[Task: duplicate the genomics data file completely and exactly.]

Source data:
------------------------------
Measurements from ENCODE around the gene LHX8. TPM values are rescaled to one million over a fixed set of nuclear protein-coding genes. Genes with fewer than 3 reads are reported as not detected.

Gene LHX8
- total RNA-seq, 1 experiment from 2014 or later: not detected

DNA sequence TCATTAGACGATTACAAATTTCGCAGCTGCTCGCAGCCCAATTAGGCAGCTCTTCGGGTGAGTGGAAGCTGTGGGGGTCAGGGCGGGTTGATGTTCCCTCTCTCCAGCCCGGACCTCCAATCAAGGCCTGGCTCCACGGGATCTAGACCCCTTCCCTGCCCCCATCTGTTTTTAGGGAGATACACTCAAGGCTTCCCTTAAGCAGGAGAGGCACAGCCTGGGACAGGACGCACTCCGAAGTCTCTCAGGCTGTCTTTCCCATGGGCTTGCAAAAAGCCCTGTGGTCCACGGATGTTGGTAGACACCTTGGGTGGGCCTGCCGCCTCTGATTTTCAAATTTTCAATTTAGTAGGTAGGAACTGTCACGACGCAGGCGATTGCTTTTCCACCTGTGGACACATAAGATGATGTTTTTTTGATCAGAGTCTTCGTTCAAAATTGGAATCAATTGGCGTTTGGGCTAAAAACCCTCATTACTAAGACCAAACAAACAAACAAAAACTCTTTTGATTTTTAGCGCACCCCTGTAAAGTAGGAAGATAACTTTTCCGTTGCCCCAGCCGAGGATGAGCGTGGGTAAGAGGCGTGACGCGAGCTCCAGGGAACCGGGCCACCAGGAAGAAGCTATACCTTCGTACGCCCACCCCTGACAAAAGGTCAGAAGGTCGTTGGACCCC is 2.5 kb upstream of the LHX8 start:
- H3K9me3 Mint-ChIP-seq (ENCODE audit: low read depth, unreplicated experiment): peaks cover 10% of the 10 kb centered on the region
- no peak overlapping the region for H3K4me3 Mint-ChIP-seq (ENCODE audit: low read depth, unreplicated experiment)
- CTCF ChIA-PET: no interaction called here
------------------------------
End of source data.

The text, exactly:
Measurements from ENCODE around the gene LHX8. TPM values are rescaled to one million over a fixed set of nuclear protein-coding genes. Genes with fewer than 3 reads are reported as not detected.

Gene LHX8
- total RNA-seq, 1 experiment from 2014 or later: not detected

DNA sequence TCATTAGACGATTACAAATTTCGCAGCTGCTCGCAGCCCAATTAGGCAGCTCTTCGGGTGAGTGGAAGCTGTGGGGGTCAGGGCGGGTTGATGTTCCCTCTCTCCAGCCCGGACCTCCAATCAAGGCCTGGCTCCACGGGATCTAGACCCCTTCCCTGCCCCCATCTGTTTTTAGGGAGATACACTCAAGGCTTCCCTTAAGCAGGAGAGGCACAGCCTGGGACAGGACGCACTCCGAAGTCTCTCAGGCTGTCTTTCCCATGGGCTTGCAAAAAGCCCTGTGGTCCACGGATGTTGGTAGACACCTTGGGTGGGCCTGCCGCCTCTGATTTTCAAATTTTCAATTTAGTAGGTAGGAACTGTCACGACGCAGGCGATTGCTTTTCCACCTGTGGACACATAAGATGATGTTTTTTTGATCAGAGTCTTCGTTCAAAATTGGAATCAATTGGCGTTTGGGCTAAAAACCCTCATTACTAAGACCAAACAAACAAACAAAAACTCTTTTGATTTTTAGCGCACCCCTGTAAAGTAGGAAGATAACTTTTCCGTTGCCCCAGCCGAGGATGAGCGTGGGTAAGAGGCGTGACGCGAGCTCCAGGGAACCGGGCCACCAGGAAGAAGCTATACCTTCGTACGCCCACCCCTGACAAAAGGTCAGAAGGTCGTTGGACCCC is 2.5 kb upstream of the LHX8 start:
- H3K9me3 Mint-ChIP-seq (ENCODE audit: low read depth, unreplicated experiment): peaks cover 10% of the 10 kb centered on the region
- no peak overlapping the region for H3K4me3 Mint-ChIP-seq (ENCODE audit: low read depth, unreplicated experiment)
- CTCF ChIA-PET: no interaction called here